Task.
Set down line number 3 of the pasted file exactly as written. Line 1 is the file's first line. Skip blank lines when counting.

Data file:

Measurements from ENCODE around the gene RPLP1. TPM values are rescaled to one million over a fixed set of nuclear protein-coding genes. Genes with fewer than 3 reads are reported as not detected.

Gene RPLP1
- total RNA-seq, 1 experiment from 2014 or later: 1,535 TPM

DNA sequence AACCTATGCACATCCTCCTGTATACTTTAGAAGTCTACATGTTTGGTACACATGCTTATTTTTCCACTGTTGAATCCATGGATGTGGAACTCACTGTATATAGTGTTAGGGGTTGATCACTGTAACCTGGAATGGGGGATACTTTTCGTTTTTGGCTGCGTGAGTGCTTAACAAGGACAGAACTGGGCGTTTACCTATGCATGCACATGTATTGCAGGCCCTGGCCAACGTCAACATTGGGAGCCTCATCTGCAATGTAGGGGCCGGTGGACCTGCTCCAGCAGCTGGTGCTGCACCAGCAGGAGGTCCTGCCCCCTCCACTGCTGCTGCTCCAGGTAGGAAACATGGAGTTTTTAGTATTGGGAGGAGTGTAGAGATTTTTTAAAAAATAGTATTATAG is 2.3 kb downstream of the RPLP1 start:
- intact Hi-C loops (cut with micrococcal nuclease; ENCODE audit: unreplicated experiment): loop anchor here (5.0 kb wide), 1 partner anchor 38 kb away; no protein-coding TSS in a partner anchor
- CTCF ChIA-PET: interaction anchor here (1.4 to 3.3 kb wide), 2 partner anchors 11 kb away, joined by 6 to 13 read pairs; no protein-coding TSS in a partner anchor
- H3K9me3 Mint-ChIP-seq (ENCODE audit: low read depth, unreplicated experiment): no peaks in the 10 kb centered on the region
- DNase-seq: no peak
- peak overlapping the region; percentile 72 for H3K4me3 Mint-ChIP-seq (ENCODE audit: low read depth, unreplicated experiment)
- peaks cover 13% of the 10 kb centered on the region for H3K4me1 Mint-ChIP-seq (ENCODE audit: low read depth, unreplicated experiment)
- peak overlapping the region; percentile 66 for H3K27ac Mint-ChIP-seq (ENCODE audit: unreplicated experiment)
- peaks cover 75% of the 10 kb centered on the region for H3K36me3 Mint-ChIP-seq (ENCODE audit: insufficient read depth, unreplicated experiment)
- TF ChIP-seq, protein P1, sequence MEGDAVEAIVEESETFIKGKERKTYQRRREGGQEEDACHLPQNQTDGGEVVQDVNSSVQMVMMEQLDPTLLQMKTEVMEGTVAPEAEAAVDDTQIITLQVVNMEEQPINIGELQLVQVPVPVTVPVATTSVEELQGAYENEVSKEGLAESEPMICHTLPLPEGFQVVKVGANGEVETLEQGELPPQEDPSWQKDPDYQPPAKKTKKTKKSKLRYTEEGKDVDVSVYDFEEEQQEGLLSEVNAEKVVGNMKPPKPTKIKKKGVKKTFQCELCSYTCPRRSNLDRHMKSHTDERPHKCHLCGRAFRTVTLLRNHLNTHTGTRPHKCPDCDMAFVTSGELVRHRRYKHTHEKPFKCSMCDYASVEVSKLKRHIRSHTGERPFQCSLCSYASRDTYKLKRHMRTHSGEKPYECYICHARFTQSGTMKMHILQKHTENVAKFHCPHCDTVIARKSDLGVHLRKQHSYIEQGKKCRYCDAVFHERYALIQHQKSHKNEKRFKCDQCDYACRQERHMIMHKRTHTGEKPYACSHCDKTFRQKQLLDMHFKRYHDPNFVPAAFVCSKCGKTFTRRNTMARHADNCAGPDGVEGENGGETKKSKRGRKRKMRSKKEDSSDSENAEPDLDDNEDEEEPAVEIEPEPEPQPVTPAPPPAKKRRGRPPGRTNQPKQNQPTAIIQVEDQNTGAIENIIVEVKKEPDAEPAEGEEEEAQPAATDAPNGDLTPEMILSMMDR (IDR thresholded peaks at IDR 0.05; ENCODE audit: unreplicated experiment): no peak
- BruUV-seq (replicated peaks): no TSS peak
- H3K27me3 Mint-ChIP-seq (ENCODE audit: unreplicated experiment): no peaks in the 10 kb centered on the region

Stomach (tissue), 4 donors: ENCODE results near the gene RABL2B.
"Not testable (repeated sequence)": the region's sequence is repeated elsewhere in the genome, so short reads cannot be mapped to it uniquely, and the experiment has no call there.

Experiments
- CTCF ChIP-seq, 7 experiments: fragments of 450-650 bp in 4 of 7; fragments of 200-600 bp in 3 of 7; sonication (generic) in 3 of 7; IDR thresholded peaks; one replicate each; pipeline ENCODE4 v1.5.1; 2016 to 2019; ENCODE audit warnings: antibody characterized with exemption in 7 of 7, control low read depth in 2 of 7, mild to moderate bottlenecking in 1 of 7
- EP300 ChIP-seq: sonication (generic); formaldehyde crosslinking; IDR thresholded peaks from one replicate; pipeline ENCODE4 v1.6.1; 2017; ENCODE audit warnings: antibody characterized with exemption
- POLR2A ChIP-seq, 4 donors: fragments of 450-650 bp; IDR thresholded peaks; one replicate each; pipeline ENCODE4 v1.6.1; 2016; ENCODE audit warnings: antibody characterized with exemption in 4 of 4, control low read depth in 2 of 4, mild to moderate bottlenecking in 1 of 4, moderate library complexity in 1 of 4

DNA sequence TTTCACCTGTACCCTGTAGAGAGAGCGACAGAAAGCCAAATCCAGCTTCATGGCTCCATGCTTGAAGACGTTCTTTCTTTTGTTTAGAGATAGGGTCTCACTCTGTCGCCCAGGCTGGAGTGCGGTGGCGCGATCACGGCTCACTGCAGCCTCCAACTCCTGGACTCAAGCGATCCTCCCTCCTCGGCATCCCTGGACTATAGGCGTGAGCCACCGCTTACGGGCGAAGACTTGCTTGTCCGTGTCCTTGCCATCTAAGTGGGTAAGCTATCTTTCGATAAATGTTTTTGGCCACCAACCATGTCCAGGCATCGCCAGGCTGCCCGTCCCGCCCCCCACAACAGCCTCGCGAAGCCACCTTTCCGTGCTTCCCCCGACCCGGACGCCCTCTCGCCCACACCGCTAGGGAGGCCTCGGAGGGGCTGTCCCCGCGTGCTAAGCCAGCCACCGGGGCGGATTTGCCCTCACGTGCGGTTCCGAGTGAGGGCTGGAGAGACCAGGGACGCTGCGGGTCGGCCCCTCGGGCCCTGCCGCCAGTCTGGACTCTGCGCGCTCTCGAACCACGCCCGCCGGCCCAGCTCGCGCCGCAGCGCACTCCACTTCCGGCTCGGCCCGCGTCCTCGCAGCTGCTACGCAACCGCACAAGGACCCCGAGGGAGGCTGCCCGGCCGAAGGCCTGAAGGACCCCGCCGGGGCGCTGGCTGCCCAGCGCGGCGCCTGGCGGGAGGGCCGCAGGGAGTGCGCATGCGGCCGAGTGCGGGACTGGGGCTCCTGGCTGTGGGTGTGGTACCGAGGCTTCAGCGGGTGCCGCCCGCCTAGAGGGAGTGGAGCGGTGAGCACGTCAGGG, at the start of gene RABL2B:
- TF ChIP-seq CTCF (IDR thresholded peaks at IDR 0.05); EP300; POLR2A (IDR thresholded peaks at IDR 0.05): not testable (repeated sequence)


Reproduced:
- total RNA-seq, 1 experiment from 2014 or later: 1,535 TPM